Send to

Choose Destination
Lancet. 1996 Jun 8;347(9015):1586-90.

Functional activation of mutant human insulin receptor by monoclonal antibody.

Author information

Department of Medicine, University of Cambridge, Addenbrooke's Hospital, UK.



A mutant insulin receptor, Ser323Leu, has been reported in two severely insulin-resistant patients with Rabson-Mendenhall syndrome. In both cases, extreme hyperglycaemia could not be controlled by conventional antidiabetic therapy. The SER323Leu mutant insulin receptor is inserted normally in the plasma membrane but has very low binding affinity for insulin. A monoclonal antibody directed against the extracellular domain of the insulin receptor (83.14) can mimic the natural ligand as far as the first step after ligand binding--autophosphorylation of the intracellular domain of the receptor. We have investigated whether antibody binding can imitate autophosphorylation of the Ser323Leu mutant receptor and lead to metabolic events within the cell.


The effects of insulin and the insulin-receptor monoclonal antibody on receptor autophosphorylation and glycogen synthesis were compared in Chinese hamster ovary cells expressing the wild-type human insulin receptor, mock-transfected cells, cells expressing an insulin-receptor mutant without autophosphorylation capacity, and cells expressing the Ser323Leu mutant receptor.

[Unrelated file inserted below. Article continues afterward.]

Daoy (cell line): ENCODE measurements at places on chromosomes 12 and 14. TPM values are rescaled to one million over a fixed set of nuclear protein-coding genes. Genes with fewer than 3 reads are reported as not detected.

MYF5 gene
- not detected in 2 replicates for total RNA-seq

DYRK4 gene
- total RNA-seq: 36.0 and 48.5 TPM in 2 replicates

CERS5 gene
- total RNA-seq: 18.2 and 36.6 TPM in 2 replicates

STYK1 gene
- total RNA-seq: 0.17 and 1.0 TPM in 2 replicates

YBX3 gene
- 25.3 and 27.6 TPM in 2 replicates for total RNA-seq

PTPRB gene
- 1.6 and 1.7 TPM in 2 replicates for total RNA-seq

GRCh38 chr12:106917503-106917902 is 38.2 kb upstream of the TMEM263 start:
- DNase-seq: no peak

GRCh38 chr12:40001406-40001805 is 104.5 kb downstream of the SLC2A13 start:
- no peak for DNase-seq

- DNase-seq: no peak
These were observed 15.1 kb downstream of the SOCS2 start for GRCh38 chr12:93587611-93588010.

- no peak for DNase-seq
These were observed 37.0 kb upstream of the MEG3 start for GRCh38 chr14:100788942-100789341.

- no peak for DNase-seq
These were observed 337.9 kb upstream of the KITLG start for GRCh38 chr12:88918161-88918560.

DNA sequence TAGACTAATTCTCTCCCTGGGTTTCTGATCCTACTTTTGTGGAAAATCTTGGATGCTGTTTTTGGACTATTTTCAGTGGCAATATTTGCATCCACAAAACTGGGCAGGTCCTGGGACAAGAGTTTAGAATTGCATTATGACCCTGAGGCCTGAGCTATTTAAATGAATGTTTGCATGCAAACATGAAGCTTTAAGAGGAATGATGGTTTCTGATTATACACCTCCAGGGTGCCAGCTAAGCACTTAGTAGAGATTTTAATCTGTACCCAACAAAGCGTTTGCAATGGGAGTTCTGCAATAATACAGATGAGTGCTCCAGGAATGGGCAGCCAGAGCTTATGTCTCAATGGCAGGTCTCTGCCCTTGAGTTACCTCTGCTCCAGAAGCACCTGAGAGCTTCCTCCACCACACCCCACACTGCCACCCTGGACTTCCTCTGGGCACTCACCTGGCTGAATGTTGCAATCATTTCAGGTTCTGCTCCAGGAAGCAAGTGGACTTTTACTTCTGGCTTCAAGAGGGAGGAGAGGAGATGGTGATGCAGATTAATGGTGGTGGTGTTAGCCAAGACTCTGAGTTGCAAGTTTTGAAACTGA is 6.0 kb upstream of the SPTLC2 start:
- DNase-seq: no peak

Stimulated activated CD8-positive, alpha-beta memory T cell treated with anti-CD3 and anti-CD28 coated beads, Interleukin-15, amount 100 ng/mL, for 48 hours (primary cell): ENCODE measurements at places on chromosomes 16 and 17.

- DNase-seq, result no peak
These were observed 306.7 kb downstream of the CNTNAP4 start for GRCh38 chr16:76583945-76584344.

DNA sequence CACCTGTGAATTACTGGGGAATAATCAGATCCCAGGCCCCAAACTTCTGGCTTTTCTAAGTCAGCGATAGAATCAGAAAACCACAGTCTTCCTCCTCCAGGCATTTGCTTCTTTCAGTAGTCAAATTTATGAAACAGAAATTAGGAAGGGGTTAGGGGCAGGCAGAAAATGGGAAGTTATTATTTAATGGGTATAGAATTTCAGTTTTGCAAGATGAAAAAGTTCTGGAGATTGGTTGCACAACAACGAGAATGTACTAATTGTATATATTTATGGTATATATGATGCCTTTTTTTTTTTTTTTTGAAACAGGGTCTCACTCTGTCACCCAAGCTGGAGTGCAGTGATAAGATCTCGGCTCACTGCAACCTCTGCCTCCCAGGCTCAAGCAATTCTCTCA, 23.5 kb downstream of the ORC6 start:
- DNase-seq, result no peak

Cells expressing the SER323Leu mutant receptor had very low specific insulin binding and, unlike cells expressing wild-type insulin receptors, did not show autophosphorylation or stimulation of glycogen synthesis in response to insulin. However, exposure of cells expressing the Ser323Leu mutant receptor to monoclonal antibody 83.14 resulted in autophosphorylation and stimulation of glycogen synthesis similar to that seen in cells expressing wild-type insulin receptors.


Although insulin does not bind to cells expressing the Ser323Leu mutation, insulin signalling can be mimicked by exposure of the cells to an antibody to the extracellular domain of the insulin receptor. Activation by monoclonal antibodies of mutant transmembrane receptors that show normal cell-surface expression but defective ligand binding may provide an approach to the therapy of some subtypes of inherited hormone resistance for which little effective treatment is available.

[Indexed for MEDLINE]

Supplemental Content

Full text links

Icon for Elsevier Science
Loading ...
Support Center